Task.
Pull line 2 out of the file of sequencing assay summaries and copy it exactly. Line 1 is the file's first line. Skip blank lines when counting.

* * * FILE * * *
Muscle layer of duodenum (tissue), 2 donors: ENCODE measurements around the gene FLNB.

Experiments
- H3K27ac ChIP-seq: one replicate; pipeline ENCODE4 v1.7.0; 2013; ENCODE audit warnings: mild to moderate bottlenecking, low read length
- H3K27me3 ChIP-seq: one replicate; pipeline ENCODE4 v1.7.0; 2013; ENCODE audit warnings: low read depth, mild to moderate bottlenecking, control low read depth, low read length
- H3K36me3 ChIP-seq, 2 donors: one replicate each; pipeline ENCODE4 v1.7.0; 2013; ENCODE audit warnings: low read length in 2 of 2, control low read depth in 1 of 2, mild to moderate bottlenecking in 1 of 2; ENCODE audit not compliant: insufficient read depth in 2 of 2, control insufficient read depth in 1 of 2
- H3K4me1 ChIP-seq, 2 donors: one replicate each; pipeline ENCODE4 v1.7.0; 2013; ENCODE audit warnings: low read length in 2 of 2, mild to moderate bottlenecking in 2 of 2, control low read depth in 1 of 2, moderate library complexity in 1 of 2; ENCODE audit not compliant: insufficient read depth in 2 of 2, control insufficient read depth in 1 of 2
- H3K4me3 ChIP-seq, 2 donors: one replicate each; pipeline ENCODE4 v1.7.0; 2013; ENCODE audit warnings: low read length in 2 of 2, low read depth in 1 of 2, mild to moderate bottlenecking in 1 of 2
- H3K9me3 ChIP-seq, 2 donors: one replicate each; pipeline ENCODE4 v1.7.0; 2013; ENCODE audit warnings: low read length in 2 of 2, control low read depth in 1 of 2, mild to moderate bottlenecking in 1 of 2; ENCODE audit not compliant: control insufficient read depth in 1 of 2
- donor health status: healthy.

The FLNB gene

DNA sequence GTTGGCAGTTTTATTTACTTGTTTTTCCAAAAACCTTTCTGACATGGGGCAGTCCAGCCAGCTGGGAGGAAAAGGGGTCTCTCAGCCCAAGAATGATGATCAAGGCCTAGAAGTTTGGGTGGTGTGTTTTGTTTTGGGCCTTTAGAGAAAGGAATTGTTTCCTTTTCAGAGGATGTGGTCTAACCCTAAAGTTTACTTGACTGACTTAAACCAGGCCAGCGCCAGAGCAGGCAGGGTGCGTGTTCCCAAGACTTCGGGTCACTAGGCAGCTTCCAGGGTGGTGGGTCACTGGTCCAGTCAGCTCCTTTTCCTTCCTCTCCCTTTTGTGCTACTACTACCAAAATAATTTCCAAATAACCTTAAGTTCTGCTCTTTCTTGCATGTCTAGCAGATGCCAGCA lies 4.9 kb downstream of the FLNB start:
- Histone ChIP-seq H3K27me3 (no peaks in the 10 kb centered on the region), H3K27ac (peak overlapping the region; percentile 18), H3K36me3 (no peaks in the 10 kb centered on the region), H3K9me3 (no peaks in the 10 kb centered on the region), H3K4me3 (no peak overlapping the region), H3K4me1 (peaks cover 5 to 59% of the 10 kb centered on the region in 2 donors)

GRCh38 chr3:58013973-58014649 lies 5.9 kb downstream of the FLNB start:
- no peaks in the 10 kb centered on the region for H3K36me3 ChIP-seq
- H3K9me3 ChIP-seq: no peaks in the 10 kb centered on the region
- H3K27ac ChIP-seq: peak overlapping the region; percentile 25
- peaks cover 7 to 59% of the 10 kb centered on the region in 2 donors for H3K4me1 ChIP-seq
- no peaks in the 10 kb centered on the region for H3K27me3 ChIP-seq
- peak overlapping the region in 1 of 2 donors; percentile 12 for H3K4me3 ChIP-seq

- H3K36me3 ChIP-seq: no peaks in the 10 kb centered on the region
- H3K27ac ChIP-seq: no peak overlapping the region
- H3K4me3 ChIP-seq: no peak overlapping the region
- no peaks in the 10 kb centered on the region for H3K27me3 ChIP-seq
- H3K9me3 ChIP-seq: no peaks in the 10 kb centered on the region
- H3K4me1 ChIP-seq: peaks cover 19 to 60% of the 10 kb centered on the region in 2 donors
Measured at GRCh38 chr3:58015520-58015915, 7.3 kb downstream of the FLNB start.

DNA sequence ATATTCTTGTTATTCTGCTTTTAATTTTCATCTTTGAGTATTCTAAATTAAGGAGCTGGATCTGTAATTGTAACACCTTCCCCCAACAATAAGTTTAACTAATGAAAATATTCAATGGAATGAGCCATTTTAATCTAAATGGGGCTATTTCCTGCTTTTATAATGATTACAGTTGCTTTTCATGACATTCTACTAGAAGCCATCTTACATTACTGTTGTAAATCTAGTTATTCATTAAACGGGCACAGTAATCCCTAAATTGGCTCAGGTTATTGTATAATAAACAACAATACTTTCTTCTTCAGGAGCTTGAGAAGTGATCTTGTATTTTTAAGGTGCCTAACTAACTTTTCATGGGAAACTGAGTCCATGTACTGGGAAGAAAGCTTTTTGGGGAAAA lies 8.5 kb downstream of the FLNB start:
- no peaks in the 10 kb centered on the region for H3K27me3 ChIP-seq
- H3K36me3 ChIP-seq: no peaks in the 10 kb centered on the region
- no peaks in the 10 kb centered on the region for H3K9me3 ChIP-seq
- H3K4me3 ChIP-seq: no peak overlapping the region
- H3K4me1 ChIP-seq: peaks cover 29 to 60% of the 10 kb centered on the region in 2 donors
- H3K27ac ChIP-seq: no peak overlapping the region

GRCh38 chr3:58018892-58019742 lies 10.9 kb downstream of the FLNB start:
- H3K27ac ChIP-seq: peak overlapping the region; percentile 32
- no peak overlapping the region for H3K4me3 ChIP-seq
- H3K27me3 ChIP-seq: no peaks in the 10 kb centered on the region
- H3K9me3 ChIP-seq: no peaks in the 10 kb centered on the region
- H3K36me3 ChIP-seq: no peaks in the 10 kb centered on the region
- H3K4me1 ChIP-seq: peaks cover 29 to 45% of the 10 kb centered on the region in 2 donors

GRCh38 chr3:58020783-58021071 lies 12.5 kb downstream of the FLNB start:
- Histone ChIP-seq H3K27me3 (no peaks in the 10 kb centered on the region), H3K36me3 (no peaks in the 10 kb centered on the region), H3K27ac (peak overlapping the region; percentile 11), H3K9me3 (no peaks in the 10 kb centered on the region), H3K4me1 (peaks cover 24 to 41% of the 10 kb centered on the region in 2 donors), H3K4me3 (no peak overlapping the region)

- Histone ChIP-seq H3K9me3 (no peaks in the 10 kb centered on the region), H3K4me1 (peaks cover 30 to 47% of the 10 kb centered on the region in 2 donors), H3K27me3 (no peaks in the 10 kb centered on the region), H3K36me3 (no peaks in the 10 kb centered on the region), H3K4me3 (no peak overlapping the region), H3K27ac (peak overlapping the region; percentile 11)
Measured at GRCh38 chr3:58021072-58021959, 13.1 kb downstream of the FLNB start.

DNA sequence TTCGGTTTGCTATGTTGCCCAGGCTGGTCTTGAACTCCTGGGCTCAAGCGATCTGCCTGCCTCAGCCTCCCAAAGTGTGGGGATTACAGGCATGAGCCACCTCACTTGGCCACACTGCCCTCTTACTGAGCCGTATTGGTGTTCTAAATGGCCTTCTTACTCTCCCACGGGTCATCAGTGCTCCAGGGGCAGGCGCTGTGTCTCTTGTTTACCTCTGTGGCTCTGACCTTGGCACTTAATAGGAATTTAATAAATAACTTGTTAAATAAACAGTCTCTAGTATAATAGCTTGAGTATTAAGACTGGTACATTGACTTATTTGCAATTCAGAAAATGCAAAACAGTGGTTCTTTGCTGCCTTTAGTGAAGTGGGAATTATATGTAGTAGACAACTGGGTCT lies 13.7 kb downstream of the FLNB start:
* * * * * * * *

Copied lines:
Experiments